by Katie Baker.

3:45 A.M. Wake up, confused, in Max’s Washington, D.C. apartment. The overhead light is on and Max, still sleeping next to me, is wearing all of his clothes. What?

Then I remember that we fell asleep around midnight after getting dinner with his friends. I was exhausted because the night before I had a comically bad Amtrak experience involving a four-hour delay and a 1:30 AM transfer to another train that looked like the back end of Snowpiercer. As in, the doors were FROZEN OVER and the vestibules were literally packed with snow. My long distance relationship is logistically complicated enough.

I take a photo of Max because he looks cute before I turn the light off. I don’t try and wake Max up even though he is wearing jeans because he looks so peaceful and also because he yells at me in his sleep when I try to talk to him, or sometimes even if I don’t. Most recently, according to the running list I keep on my phone, he woke me up to say, apropos of nothing: “I like how you think, Grandma!” And “There’s a lot to discuss! All of it!”

9:07 A.M.  Wake up for real. Read texts from my mother, who is in Vietnam visiting my little brother. “Hi any interest in a large nylon colored longchamps tote bag knock off? They sell them here for 15 dollars and they look real. You have to tell me within the next two hours or forever hold your peace.” That last text was sent at 6:09 AM my time. Guess I missed the cutoff!

Very bizarre. I have never, EVER wanted a Longchamp bag, not even in middle school when I was terrorized by spoiled tweens who favored clean-cut accessories. In eighth grade, this girl once publicly shamed me by pointing out that my cherry-print Kate Spade wallet was fake because “Kate Spade doesn’t make wallets in that print.” She was right. Anyway, if I could afford it I’d buy this Zana Bayne black pentagram handbag, so it’s like my mom DOESN’T EVEN KNOW ME. I text back “no thanks!”

My mother also sends me a photo of glowing lanterns and another one of my brother and dad sitting by a temple without any context. I miss them.

9:15 A.M. Max wakes up. We discuss last night (dinner = fun, falling asleep in his clothes at midnight = weird) and what we should do today. Pretty much all we’ve done every winter Saturday is cook elaborate meals for our friends—carnitas, key lime pie, these unnecessarily fussy lamb meatballs rolled in sesame seeds that I stuck on toothpicks, which I loved but few people ate—but today I feel like I need to move around in a disciplined setting. Odd, since I haven’t gone to the gym since…November? I decide to go to a Pilates class around the corner at 11:30 and immediately feel lithe and wholesome, which means we can stay in bed a little longer.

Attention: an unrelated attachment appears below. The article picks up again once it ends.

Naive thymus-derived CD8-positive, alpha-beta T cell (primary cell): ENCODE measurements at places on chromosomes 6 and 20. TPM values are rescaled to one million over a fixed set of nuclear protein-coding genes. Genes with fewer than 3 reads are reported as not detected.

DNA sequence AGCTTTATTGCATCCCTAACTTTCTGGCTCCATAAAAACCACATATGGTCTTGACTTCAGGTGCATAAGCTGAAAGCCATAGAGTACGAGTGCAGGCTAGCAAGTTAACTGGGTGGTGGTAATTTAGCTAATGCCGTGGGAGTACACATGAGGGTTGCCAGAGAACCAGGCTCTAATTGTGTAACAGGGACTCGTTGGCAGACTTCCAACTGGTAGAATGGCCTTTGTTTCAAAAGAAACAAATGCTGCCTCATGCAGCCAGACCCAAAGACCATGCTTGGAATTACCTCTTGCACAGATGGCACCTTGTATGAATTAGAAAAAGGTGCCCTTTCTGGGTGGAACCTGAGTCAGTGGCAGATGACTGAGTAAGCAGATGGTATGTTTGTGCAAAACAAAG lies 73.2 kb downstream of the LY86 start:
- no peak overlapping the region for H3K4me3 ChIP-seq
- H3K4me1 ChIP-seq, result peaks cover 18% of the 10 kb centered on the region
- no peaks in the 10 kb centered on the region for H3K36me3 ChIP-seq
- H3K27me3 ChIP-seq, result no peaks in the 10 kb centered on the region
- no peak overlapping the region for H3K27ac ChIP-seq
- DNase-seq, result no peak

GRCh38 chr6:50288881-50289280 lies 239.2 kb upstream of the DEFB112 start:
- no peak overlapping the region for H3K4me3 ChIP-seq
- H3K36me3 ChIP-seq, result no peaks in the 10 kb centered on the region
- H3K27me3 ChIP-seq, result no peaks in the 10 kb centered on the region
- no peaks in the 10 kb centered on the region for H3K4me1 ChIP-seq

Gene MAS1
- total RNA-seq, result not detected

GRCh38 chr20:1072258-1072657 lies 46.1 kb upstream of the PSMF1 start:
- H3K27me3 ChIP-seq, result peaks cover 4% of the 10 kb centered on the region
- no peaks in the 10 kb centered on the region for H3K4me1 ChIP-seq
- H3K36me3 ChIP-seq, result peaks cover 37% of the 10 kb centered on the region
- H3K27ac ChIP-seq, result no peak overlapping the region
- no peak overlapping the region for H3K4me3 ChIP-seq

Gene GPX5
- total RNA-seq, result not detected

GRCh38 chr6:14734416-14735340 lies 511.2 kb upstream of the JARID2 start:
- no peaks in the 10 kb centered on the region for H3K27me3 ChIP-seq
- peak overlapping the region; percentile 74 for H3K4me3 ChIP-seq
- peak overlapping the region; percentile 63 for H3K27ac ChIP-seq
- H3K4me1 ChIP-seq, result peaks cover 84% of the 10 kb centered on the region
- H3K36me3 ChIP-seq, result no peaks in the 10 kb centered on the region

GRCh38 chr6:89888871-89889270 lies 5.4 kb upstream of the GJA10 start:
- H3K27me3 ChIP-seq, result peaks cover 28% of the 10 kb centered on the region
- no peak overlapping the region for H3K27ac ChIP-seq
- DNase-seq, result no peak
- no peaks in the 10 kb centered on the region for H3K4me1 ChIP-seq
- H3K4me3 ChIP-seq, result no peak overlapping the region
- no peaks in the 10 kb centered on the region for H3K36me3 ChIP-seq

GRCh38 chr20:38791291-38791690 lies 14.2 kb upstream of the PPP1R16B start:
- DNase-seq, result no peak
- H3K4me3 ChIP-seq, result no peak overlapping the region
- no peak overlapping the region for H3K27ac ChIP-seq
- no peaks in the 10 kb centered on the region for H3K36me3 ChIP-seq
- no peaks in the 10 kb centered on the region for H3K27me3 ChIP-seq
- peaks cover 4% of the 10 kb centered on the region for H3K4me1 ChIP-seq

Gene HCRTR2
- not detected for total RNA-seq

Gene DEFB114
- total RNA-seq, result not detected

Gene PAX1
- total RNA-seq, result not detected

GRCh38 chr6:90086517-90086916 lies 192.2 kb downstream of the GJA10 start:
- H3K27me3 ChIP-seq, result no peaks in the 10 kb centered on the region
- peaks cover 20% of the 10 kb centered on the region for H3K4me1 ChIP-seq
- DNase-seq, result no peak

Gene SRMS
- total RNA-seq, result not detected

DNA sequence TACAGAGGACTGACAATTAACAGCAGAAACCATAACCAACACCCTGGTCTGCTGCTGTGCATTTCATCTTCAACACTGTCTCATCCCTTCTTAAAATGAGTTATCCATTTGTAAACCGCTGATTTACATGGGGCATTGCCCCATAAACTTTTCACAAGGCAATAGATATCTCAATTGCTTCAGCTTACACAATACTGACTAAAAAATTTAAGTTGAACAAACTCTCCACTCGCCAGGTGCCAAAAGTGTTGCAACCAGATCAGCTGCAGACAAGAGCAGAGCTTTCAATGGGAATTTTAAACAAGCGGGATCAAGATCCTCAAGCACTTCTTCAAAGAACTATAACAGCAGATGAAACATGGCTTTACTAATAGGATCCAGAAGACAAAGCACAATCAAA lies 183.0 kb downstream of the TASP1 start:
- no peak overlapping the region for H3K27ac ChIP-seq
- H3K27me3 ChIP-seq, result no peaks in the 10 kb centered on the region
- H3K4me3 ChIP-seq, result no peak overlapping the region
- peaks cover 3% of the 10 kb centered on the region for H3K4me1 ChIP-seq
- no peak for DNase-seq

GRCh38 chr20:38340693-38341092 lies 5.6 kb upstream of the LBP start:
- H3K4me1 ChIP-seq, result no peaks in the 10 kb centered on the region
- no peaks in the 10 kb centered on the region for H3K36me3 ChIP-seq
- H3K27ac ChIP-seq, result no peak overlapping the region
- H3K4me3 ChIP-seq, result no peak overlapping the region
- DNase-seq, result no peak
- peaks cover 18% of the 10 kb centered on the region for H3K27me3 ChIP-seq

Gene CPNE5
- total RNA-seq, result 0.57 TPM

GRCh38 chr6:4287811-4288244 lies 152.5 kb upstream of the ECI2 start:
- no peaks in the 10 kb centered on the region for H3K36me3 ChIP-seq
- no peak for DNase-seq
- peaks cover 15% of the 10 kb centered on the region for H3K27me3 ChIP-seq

9:35 AM: Max and I watch last Sunday’s episode of The Jinx, a documentary (kind of?) about Robert Durst, a billionaire real estate heir who has maybe (definitely?) murdered three people. We’re obsessed with it, and also with repeating lines to each other in Robert Durst’s gravelly voice while aggressively blinking. “OF COURSE I SHAVED MY EYEBROWS OFF! THAT’S HOW YOU DISGUISE YOURSELF!”

While we watch, I think about the conversation I had with Durga a few days ago about why The Jinx bothers her: She thinks it downplays violence against women. I didn’t even consider that before I talked to her, and this definitely isn’t the first time I’ve felt guilty about consuming media as a reporter first, “person” second, so I try to watch the episode more critically. Okay, the music video-y intro montage set to scenes of dying women isn’t my favorite, but without going into ~spoiler~ territory I don’t really agree that the show downplays the allegations against him. I’m also just so fascinated by the fact that Durst agreed to participate and why he did and how the show plays peoples’ memories and agendas off each other, including his. It’s unfair, maybe, that this is his story and not the story of the women he may have killed, but that’s the cold truth of it: they’re not here to talk to us because this eerily powerful, probably sociopathic man has gotten his way his entire life, and this access to him on camera is like nothing I’ve ever seen, as a reporter or otherwise. This is probably extremely boring to read if you haven’t watched it yet, so I’ll stop, but I recommend you do.

With that said, Durga is probably right.

10:46 A.M. We finally get up and Max makes me breakfast using the only groceries in the house: scrambled eggs with peas and parmesan, not half-bad. Before I run down the street to my class and he goes to the gym, we congratulate ourselves on being healthy adults. Then we agree to make spaghetti carbonara and drink wine when we get back from bettering ourselves because neither of us can help being instinctively disdainful of people who prioritize their health.

11:40 A.M. Stretching, struggling, having trouble focusing on what the instructor is saying because my feet are so disgusting. There are glittery remnants of, no kidding, my New Year’s Eve pedicure on my big toe and calluses within calluses within calluses on my pinkie toes, like the circles inside tree stumps. I remind myself to breathe and be present, etc. but that is hard for me. I didn’t go back to yoga for nearly five years after one instructor kept calling positions “spicy.”